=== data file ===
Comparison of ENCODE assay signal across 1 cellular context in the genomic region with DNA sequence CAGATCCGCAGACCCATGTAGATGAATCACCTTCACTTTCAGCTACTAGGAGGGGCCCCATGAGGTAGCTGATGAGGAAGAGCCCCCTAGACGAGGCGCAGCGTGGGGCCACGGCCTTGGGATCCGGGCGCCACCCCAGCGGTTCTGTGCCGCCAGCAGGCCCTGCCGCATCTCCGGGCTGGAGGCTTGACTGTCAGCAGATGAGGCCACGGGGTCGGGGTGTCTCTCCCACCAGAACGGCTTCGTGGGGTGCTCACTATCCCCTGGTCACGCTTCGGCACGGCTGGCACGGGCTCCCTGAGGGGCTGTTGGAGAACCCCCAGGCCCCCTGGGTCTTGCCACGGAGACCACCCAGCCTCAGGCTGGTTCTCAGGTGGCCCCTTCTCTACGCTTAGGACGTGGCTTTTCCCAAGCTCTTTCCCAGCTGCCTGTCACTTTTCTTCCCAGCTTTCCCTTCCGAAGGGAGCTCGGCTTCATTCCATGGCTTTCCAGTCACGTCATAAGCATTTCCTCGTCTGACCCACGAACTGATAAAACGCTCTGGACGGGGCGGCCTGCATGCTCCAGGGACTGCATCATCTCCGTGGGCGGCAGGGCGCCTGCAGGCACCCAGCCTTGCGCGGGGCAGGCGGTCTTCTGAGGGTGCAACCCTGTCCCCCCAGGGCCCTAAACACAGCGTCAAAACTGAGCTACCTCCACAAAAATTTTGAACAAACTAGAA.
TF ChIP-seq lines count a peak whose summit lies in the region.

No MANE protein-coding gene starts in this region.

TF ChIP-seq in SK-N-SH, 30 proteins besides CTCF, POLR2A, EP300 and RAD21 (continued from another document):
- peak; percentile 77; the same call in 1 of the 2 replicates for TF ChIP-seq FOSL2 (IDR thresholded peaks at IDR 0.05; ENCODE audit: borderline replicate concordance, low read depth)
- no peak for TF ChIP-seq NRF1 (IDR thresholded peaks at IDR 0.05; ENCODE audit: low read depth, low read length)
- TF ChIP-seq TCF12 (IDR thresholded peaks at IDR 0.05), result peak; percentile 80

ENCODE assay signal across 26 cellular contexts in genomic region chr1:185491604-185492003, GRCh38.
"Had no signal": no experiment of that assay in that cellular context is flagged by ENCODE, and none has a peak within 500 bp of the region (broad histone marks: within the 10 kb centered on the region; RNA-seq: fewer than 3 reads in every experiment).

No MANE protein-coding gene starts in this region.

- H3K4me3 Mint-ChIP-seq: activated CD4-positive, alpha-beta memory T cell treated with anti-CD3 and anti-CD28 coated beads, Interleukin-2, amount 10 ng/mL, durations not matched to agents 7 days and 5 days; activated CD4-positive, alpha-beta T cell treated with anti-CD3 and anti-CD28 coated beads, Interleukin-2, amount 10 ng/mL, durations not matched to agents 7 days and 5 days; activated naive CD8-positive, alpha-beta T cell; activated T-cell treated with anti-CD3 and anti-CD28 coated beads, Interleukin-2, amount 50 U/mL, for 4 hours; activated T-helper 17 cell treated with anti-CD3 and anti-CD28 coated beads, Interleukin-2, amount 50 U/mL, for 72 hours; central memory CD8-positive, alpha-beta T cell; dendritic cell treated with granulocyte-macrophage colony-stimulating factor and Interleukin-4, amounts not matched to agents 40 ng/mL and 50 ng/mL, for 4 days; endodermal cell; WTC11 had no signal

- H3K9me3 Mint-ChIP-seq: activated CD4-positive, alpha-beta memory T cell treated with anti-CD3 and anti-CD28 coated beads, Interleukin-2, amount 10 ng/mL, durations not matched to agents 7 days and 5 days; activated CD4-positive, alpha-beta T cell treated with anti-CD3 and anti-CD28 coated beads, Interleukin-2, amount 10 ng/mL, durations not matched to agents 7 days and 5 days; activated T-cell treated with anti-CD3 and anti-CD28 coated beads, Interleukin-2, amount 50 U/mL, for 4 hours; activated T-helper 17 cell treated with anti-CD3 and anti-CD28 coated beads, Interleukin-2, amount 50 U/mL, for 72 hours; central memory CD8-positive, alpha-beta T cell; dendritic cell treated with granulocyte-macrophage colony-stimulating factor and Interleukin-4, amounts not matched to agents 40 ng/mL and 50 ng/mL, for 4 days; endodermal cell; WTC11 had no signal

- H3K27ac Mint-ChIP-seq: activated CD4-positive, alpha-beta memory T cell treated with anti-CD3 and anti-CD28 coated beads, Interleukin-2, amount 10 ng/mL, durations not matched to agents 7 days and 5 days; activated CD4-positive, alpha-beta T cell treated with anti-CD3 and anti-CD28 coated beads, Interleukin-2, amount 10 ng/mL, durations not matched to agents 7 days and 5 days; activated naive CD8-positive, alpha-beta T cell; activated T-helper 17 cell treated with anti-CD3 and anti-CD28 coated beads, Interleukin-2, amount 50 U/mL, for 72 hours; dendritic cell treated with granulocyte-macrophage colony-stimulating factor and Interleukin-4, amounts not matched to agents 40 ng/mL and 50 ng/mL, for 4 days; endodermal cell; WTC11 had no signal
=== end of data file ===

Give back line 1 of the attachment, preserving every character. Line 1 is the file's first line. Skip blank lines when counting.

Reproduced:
Comparison of ENCODE assay signal across 1 cellular context in the genomic region with DNA sequence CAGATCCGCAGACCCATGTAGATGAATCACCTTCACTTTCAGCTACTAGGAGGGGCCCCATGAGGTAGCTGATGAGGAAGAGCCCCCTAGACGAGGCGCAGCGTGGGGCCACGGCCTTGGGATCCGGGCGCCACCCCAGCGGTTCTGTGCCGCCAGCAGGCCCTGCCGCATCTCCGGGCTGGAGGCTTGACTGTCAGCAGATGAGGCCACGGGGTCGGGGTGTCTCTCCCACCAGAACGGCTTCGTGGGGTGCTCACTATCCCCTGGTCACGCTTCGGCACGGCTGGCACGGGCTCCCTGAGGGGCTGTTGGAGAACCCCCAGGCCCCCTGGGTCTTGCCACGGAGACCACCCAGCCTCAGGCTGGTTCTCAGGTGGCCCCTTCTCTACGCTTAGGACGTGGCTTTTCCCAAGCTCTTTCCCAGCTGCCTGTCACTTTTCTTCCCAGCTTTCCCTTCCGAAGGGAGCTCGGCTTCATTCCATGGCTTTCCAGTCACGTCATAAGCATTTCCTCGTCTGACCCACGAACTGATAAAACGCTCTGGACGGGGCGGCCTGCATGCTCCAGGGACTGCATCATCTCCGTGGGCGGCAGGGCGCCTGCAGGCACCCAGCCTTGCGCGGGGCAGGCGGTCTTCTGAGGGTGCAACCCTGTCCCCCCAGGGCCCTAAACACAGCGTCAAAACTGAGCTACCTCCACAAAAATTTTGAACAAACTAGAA.